TransCanada Corp.’s $13 billion plan to acquire Columbia Pipeline Group Inc. (CPG) crossed a major threshold Wednesday as CPG’s shareholders voted to approve the deal.
Roughly 95.33% of CPG shareholders voted in favor of the proposed merger, fulfilling the transaction’s final major closing condition, with the tie-up expected to be completed by July 1. The merger was announced in March (see Daily GPI, March 17).
“Today's vote is an important milestone that moves us closer to completing this acquisition and creating one of North America's leading natural gas transportation and storage companies," TransCanada CEO Russ Girling said. "Columbia's assets and development projects are managed by a dedicated employee base with experience and a commitment to operating safely, and we look forward to working with them."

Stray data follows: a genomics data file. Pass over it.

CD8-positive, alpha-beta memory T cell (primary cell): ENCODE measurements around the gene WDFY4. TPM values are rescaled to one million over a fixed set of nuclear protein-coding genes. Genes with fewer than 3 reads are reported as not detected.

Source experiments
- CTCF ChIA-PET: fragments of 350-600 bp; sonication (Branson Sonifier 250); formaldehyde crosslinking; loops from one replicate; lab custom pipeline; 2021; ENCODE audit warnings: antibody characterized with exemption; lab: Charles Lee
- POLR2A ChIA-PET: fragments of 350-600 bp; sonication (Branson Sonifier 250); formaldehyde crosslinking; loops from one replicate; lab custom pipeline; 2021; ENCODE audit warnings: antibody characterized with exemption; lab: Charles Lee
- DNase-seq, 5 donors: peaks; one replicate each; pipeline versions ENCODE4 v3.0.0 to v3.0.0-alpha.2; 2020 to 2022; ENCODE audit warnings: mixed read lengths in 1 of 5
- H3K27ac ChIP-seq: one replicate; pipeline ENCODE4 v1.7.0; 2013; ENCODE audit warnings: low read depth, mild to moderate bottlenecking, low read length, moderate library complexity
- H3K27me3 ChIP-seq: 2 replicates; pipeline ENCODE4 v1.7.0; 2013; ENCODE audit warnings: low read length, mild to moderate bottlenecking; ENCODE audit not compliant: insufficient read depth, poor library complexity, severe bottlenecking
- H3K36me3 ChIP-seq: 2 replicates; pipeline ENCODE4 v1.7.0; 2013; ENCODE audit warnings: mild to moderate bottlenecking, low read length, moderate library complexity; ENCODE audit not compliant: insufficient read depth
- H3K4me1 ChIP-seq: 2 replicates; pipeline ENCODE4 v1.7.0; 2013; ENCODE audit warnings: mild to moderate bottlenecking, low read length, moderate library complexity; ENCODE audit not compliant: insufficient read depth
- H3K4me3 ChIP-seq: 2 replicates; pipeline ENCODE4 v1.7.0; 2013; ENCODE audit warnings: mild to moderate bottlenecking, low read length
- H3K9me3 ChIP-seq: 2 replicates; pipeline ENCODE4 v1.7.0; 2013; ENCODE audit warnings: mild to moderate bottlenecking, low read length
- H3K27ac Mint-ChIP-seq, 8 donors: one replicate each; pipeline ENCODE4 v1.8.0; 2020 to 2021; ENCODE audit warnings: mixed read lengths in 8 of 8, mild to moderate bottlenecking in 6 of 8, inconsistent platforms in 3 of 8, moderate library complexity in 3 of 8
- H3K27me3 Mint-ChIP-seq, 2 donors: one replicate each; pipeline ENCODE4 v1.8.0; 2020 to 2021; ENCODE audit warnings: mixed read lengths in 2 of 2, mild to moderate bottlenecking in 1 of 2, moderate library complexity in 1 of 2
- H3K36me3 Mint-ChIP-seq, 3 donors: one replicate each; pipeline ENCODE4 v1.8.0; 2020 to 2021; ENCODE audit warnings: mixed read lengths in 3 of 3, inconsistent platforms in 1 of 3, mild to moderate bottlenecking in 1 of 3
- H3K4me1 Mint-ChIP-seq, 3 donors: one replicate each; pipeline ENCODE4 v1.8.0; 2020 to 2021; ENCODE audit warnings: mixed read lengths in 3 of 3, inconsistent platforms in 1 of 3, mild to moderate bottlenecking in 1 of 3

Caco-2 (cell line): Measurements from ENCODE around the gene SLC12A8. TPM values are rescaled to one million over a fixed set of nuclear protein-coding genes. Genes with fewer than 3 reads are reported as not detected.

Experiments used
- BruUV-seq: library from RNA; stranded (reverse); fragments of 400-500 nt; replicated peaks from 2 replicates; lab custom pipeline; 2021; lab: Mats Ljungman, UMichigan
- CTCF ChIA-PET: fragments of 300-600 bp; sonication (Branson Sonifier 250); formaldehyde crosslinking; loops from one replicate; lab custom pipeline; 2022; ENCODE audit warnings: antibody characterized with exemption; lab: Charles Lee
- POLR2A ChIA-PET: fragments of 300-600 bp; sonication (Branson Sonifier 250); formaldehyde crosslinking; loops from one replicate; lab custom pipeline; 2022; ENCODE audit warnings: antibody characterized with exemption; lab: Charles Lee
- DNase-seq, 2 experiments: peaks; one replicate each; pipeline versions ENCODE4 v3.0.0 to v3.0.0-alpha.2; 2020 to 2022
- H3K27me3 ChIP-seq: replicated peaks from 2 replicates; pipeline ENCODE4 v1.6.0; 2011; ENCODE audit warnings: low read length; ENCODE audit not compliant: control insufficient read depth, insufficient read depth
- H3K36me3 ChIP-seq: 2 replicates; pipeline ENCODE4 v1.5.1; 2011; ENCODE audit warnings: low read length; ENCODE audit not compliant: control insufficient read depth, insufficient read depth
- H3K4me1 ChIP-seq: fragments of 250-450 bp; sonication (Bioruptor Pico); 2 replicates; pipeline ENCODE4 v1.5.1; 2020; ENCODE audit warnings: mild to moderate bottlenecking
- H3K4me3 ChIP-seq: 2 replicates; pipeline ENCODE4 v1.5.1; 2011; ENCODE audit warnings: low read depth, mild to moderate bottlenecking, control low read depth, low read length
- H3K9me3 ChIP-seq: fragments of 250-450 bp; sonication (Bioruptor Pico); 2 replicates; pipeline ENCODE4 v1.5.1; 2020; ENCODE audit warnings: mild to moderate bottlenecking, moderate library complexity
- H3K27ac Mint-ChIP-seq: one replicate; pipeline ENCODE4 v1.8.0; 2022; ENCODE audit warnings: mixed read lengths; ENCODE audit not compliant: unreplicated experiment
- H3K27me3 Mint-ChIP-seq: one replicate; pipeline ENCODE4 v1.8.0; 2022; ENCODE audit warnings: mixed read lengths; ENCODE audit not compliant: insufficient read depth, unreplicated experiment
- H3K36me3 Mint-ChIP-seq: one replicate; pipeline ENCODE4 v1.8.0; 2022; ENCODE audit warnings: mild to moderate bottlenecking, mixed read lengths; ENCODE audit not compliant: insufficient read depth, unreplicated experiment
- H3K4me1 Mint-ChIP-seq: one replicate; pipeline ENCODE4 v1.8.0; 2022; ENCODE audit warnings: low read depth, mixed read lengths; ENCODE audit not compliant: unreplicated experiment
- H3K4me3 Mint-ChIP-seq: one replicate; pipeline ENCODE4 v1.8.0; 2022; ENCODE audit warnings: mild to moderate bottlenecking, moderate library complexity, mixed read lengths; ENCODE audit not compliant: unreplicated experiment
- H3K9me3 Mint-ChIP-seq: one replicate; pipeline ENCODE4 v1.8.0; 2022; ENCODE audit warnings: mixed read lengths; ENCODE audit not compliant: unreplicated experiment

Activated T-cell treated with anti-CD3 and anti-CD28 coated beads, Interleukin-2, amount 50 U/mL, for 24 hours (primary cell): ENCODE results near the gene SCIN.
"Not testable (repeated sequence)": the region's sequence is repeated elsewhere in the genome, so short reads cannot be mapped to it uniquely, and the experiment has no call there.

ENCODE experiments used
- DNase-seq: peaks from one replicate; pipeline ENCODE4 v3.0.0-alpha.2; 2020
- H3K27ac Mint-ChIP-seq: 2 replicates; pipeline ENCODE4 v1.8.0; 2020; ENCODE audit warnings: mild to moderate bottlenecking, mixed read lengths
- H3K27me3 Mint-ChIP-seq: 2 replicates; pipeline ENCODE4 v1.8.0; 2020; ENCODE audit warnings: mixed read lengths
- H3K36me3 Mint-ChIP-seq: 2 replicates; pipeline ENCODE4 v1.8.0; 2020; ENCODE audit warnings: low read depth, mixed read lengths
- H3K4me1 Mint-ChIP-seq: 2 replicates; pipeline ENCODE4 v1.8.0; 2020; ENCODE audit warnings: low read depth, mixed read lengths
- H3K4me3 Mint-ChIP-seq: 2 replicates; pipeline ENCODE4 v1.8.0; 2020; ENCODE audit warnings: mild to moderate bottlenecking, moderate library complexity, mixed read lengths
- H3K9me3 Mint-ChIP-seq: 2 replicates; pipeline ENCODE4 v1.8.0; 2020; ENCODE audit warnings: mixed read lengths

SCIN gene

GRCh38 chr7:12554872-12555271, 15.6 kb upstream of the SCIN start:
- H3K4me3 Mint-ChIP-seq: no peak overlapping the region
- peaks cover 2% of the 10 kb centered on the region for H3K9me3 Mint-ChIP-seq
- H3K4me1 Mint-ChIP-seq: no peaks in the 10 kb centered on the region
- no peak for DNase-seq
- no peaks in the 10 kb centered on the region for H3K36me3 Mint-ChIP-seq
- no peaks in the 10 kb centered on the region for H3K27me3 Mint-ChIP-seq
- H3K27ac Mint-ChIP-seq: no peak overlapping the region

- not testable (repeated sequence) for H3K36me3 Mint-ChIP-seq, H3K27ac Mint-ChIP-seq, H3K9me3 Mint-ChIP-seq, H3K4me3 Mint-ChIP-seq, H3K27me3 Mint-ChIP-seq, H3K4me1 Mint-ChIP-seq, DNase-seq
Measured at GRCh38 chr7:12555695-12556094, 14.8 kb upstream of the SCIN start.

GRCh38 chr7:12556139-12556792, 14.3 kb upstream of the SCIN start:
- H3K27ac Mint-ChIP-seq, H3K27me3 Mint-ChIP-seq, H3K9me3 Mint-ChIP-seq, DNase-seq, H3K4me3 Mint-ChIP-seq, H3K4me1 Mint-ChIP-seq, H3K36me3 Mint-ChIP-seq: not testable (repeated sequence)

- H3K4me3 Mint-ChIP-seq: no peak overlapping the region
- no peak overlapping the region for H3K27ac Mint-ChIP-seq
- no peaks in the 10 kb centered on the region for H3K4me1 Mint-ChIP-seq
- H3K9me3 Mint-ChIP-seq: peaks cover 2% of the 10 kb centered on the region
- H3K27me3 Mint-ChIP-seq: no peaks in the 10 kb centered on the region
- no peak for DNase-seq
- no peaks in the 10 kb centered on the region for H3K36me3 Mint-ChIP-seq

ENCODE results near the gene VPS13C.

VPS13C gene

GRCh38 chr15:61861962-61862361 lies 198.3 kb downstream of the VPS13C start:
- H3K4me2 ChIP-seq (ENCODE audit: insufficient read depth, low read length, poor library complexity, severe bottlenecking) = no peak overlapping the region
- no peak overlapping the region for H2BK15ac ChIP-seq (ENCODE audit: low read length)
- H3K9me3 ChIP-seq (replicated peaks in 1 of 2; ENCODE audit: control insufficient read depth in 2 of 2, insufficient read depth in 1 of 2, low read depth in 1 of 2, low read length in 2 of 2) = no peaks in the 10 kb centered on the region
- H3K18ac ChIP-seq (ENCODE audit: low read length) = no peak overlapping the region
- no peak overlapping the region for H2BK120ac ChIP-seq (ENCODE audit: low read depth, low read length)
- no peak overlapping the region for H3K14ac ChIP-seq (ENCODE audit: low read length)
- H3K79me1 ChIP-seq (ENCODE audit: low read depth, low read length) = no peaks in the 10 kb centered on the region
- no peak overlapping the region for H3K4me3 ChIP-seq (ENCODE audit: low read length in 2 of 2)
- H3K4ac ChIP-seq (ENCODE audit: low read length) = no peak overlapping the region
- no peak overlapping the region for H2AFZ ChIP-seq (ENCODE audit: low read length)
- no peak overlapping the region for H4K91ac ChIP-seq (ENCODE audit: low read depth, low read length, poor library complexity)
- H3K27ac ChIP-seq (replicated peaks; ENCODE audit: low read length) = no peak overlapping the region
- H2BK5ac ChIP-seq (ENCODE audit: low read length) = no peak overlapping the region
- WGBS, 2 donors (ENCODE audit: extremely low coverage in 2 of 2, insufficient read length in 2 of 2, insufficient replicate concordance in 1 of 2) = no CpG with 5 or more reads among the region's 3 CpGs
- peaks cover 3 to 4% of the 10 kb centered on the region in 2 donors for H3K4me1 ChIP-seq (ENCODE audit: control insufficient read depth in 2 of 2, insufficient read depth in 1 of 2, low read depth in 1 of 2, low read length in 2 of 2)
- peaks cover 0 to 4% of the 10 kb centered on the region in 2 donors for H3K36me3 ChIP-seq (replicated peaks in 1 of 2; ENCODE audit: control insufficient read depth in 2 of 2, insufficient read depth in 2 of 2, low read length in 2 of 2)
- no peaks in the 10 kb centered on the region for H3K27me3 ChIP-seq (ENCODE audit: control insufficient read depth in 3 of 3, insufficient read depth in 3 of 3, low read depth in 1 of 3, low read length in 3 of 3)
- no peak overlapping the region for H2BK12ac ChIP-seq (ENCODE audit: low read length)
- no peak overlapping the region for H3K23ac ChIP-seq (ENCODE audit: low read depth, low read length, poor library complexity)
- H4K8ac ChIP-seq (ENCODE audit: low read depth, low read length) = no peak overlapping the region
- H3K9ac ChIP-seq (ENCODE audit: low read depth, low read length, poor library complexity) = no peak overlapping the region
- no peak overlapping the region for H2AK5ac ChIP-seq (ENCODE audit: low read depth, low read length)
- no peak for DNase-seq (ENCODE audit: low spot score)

Girling said the acquisition would “bring greater options for our customers to get their products to markets through one of North America's largest natural gas transmission networks. Our combined $25 billion in near-term growth opportunities supports, and may augment, an expected 8-10% annual dividend growth rate for our shareholders through 2020."
Under the terms of the all-cash deal, which has already been approved by both boards, TransCanada would acquire CPG for $25.50/share including the assumption of $2.8 billion in debt.
Houston-based CPG owns one of the largest gas pipeline systems in the United States, including Columbia Gas Transmission, which operates 11,300 miles of pipe and 286 Bcf of storage capacity in the Northeast. It also owns Columbia Gulf Transmission, a 3,300-mile pipeline system that extends from Appalachia to the Gulf Coast.
TransCanada operates 41,300 miles of natural gas pipelines and 368 Bcf of storage across North America, as well as 2,700 miles of liquids pipelines and 10,500 MW of power generation.
Once the merger is completed, CPG would become an indirect subsidiary of TransCanada.